PAGE 12 NIMBUS, SPRING 1989 Class Notes-Seventies (continued) Berkeley, did postdoctoral research in advanced genetic sciences at Berkeley and taught as a visiting lecturer there. She lives in South Carolina and is an assistant professor of biology at the College of Charleston. She particularly enjoys working on research projects with undergraduates Robert Hans t'J6 is the chief-of-party (great title!) for a USAID-sponsored agricultural development project in Garoua, Cameroon in Central Africa. This is his first Africa assignment after working seven years in Latin America, most recently as a financial advisor at Ecuatoriana Airlines. Robert feels his ability to be so flexible in the jobs he's bad is a result of his work at New Col lege He and his wife, the former Patricia Barrientos of Bolivia, and their daughter, Katherine (born May, 1988) say Africa is beautiful and they invite any NC alums to visit them. Kevin Hayes '76 received his MBA from Duke University last year and is It' s a Small World You never know where you'll run into another alum. We received similar notes from two NC Carol Flint '76 and Glen Merzer t'J4. Guess who ran into whom at one of the huge Guild negotiation meetings during last summer s Writer's Guild strike? Carol is sto:ry editor for the ABC series China Beach and Glen has written a freelance episode for the series Glen s play Amorphous Georgewill be produced at the Philadelphia Festival Theatre in May He hopes Ph illy a l ums will attend Carol s chance meetings don t end there The Cltina Beach offices are visited weekly by a masseur who turns out to be former New College student Kurt Gringrin who was a student in a poetry seminar Carol taught at NC t en years ago And just to assure you chance meetings with NC alums are not confined to the West Coast we had this note from Washington Marcy Denmark Manning '71, who received her MBA from George Mason University last May saw a New College stidt eron a car ahead ofherin traffic in subu.rban Maryland last spring and so, of course, at the next light jumped out and ran up to intro duce herself She thinks the other driver was Rob Atkinson '74. Needless to say the other drivers reminded her wflen it was t ime to drive on but Marcy says about NC alums, "We are few in number but are everywhere it seems now in a Ph.D. program at Duke in Operations Research. He's looking for a small manufacturing firm to ac quire. We received a news flash from the self-described "Portland Procrastinator," Russel Repp t'J7. (He said if we bad any doubts about his amazing abilities to fmd excuses for putting pen to paper we should ask Dr. Bates.) Anyway, Russel says Glenn Hendrix t'J6 graduated from Emory Law School and is a successful attorney in Atlanta. Glenn and his wife, Lisa, are the proud parents of Gregory Paul who recently celebrated his first birthday. Nan Houghteling Wicker t'Jl has a degree in psychology, lives in Newton Corner, Mass., and divides her time between work in a couple of halfway houses and work in a group which paints houses. San Franciso Bay-area alums gathered at the home of Mark Humbert '75 and Beth Keer '75 in Decem ber when Professors AI Beulig, John Morrill and Sandra Gilchrist and several students were in the area for a conference. Karen Jaeckel t'J7 won an award last year from the Women's National Book Association (San Francisco chapter) for an essay explaining why she values books. She is currently writing (and learning bow to illustrate) children's stories. Debra Jenks '76 is associated with the law firm of Boose, Casey, Cilclin, Lubitz, Martens, McBane & O'Connell in West Palm Beach, Fla. Chai-lin Pauline Kang '77 wrote from the Singapore Embassy in Manila. She says, "I'm a diplomat -2nd secretary Political (which means I don't have to pay speeding/parking fmes) -and attend endless cocktail parties talking about coups and counter-coups, and wishing I'd been invited to play war games by Peggy Bates during my NC days, so that maybe I could figure my way through this labyrinth." Pauline met Luc Cuyvers in Singapore in '87 and Brad Rawling in London last year and says there is a sort of NC foreign orbit in existence. Cynthia Keppley Mahmood t'J7 and her husband, Khalid, have just adopted a baby Naintara Kay, from Pakistan. Cindy's book, Frision and Free: Study of an Ethnic Minority of the Netherlands, based on her senior thesis, was published recently by Waveland Press. She teaches anthropology at Central College in Pella, Iowa. Lindsay LaBurt t'J9 is interested in organizing an alumnae/i chapter in the Detroit/ Ann Arbor area. If you're in terested, call Lindsay at 313-357-7824. She says any encouragement or sup port would be greatly appreciated. Michael LaTorra '79 has been work ing as a technical writer in the com puter industry for the past five years. He received an M A. in technical communication from New Mexico State University in 1986. His wife, Grace Pocket LaTorra '77 is a software consultant and childbirth educator (the Read Method). They have a three-year-old son, Sage Alexander. John Leonard '77 is a second-year medical student at UC, Davis. Erin Loftus '77 sent this message: "Hello from one of those cracks some people fall through. I'm currently un dergoing two transitions: from art historian to artisan; from atheist to devout pagan. Nothing's impossible! Looking forward to the 1990's as a new era of cooperation and change ... Too bad Gorbachev can't run for Presi dent. More later--" Chris Van Dyke t'JO, sent us an article from the Oct. 23rd Seattle Times about Dorothy Marshall t'JO. She has designed a traveling Smithsonian exhibit, "Kaleidoscoptes: Reflections of Science and Art." The show, spon sored by a National Science Founda tion grant, a Smithsonian Institution Traveling Exhibition Service grant and Seattle-area supporters, will appear in museums across the country through 1992. Jack Massa '71 is working as a freelance technical writer and editor in Atlanta. His science fiction short story "Prayer Ware" was published in the Bantam Books anthology, Full Spectrum last September. It was also selected for the British best-of-the year anthology, The Orbit Science Fiction Yearbook.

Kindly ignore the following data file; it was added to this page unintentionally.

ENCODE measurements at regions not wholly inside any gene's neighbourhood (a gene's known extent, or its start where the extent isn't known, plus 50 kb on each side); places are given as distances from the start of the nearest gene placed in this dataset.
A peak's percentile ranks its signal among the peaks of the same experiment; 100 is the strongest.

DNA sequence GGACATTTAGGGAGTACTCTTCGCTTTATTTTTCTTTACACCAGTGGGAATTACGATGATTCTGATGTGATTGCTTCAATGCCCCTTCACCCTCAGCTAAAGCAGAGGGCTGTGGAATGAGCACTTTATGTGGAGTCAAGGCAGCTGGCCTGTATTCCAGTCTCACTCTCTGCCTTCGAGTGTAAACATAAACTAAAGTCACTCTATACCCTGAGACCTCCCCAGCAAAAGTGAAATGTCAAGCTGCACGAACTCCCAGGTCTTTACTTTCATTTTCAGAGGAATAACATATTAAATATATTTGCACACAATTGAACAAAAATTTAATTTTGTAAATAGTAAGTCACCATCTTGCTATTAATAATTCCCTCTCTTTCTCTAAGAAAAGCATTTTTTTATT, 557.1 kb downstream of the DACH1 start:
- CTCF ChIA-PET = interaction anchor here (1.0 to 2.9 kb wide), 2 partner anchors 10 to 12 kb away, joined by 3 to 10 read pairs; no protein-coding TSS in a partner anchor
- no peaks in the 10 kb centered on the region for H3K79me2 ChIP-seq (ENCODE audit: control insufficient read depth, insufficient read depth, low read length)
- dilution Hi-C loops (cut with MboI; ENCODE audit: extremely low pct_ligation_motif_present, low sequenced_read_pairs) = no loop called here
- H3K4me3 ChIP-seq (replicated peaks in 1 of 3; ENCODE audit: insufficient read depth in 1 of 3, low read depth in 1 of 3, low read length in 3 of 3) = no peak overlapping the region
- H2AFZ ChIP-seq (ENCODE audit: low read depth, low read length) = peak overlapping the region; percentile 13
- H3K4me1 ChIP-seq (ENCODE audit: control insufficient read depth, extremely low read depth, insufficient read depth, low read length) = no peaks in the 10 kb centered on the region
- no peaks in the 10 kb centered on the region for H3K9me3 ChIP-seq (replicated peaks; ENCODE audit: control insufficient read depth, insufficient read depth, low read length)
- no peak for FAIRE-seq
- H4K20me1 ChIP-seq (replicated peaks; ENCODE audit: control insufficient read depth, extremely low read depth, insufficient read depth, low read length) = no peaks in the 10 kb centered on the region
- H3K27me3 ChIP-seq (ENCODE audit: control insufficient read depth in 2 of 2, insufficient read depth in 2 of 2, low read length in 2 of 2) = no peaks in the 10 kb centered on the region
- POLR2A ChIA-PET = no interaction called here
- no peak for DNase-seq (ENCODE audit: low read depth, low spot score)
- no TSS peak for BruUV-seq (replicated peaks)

NIMBUS, SPRING 1989 PAGE 13 Class Notes -Seventies (continued) Congratulations to Judith Mendel sohn Rood '76 and Paul William Rood on the birth of their son, Samuel Men delsohn Rood, on December 29th. "What joy!" says Mom. Marisa Mujica '74 just participated in the first international Week of Christian Philosophy at the Univer sidad Femenina del Sagrado Corazon in Peru, where she teaches philosophy. She will be going to Korea in August for the Assembly of World Religions. Marisa is married and has two daughters, Damaris and Fatima. Congratulations to Kim Pauly Irish '71 on the birth of a son, Bradley Wallace, on June 27. Now that he's 7 months, her com ment is, "He's more challenging than reading Beowulf in the original with Dr. Borden!" Jim Parry '74 just received an MBA in accounting from Univer sity of Texas, Dallas. He's inter ested in the areas of investment banking and real estate. for her dissertation in clinical psychol ogy at Duke. Karen Rembold '71 is an assistant professor in the Indiana University school of education. Her husband, Jim, has a private family practice clinic south of Indianapolis. They have two boys, John and David. Congratulations to Cindy Roessler Danis '77 and Anthony Leo Danis on the birth of their son, Reed Anthony Danis on February 13th. They now live in Menlo Park, Calif. About four yean ago, Ray Lesser ,4 and his wife, Susan Wolpert decided to look for a small business of their own and remembered an ali

PAGE16 NIMBUS, SPRING 1989 Top Ten Reasons Why NOT to Attend New College Reunion #10: Participation in archetypal events at odds with individualist anarchy. #9: Removal of sandspurs from foot would require minor surgery. #8: Crossing Trail via walkway instead of dodging traffic "too safe". #7: Deathly fear of looking ridiculous after applying name tag. #6: Confusion over "P.C.P": illicit street drug, or festive gathering? #5: Everything will have changed. #4: Nothing will have changed. #3: Equipment dealing with flashback phenomena and warp speed is rusty. #2: Inevitable comparisons of comrades' achievements, regressions and physical circumstances. #1: Have already reached Fun Quota for the year: prohibited from adding any enjoyment 'til exiting the SO's. JUST DO IT! 26,27,28 1989 Watch for Registration The New College Foundation, Inc. new COLLeGe nimBUS Non Profit Org U .S. Postage PAID Permit No 56 Sarasota FL 5700 North Tamiami Trail Sarasota, FL 34243 Address Correction Requested